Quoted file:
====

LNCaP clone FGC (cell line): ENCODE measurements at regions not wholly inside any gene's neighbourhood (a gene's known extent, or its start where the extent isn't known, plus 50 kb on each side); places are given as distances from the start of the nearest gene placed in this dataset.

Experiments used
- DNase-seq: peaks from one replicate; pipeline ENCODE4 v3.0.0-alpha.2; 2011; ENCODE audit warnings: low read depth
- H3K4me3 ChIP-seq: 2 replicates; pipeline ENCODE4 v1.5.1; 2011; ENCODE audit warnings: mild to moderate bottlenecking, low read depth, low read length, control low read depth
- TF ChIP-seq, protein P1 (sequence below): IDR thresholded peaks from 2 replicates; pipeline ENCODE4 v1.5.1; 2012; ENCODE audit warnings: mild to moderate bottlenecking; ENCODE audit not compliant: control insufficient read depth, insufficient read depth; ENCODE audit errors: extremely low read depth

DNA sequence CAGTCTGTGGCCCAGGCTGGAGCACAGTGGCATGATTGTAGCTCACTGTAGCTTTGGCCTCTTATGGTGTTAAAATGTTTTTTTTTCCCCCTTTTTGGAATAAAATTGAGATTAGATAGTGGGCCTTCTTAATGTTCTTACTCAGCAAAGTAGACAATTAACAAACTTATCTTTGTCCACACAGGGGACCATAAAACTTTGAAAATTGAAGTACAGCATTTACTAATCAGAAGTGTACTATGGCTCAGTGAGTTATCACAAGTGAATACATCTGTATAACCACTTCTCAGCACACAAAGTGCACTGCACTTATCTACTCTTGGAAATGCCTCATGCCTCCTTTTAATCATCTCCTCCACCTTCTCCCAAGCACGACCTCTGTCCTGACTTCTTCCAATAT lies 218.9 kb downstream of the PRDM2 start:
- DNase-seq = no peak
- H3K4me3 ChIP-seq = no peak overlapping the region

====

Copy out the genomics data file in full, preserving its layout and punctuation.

LNCaP clone FGC (cell line): ENCODE measurements at regions not wholly inside any gene's neighbourhood (a gene's known extent, or its start where the extent isn't known, plus 50 kb on each side); places are given as distances from the start of the nearest gene placed in this dataset.

Experiments used
- DNase-seq: peaks from one replicate; pipeline ENCODE4 v3.0.0-alpha.2; 2011; ENCODE audit warnings: low read depth
- H3K4me3 ChIP-seq: 2 replicates; pipeline ENCODE4 v1.5.1; 2011; ENCODE audit warnings: mild to moderate bottlenecking, low read depth, low read length, control low read depth
- TF ChIP-seq, protein P1 (sequence below): IDR thresholded peaks from 2 replicates; pipeline ENCODE4 v1.5.1; 2012; ENCODE audit warnings: mild to moderate bottlenecking; ENCODE audit not compliant: control insufficient read depth, insufficient read depth; ENCODE audit errors: extremely low read depth

DNA sequence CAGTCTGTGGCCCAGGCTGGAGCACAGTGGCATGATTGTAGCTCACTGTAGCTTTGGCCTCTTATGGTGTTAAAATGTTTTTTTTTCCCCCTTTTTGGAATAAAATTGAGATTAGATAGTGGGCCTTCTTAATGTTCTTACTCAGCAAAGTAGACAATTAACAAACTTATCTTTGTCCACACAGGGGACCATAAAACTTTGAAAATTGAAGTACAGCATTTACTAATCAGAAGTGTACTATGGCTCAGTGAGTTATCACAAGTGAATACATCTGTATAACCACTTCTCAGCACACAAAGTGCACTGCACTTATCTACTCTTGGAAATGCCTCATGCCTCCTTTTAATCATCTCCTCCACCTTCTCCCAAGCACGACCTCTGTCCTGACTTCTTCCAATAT lies 218.9 kb downstream of the PRDM2 start:
- DNase-seq = no peak
- H3K4me3 ChIP-seq = no peak overlapping the region